Hiking gives us enormous joy. But sometimes it can be painful too if there are blisters on our feet. So it is essential to choose the footwear carefully. Know the details of how to break in hiking boots and how long to break in hiking boots. Sometimes even great-fitting boots need to get in sync with our feet. If we take enough time to break in a new pair of hiking boots, we’ll enjoy many comfortable miles on the trail. Indeed we will enjoy it a lot.

Do Hiking Boots Need To Be Broken In?

One of the most faced questions by most of the hikers is, Do my hiking boots even need to be broken in? The answer is yes. The hiking boots need to be broken in. If we buy more traditional, old-school leather boots or boots made from stiffer, less breathable fabric, they need to be broken in. There is also a lot of hiking footwear that we can break in over a couple of short walks. Hiking shoes made of mesh or more breathable fabric and have less restriction in the heel cup. Which resembles a sneaker more than a boot, will need less time and effort to break-in. But one problem is that they don’t last as long on the trails.

Let’s talk about Easy Ways To Break In New Hiking Boots

Suppose suddenly you’ve got plans for a big hike. That can be a multi-day backpacking trip or maybe a long day hike to a high point. But the thing is, your suitable foot boots are either worn out or non-existent. Here is the list of what not to do:

  • Buy brand-new hiking boots right before our outing.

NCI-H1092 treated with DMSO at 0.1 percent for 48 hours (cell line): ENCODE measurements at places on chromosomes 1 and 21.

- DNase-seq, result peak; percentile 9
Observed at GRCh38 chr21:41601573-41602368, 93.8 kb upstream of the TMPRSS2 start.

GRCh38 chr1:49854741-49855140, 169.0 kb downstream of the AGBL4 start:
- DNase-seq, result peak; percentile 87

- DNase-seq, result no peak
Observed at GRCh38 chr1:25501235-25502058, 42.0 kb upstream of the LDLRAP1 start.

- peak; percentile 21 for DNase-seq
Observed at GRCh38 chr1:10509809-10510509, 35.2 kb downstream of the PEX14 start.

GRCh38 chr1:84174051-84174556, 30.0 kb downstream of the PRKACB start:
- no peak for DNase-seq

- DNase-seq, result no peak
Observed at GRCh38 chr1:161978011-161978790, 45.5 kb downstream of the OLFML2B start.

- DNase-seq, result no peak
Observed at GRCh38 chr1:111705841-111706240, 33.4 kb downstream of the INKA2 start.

• Ensuring we have no time to wear them before we start going up a mountain.

Which almost guarantees trip-ruining foot problems like blisters on our feet. Here’s a list of what we should do instead:

break in our boots. More importantly, before the hike, we should wear the new shoes as much as possible on diverse terrain. That doesn’t have to be mountain trails if we don’t have easy access. We can break in hiking boots in the city, too.

Intelligent Design And Boot Evolution

Most quality boot makers employ intelligent ergonomic design, which means the chassis cradles your foot and prevents movement. They also use sophisticated materials to make outsoles robust, innersoles comfortable, and midsoles impact-absorbing when compared to some degree or another. Boots typically are made from a hard-wearing fabric. Such as suede, leather, or a manmade material encased in the waterproof and breathable lining. Examples include Gore-tex or eVent. Increased quality out of the box also improves comfort while at the same time making them high-performance boots.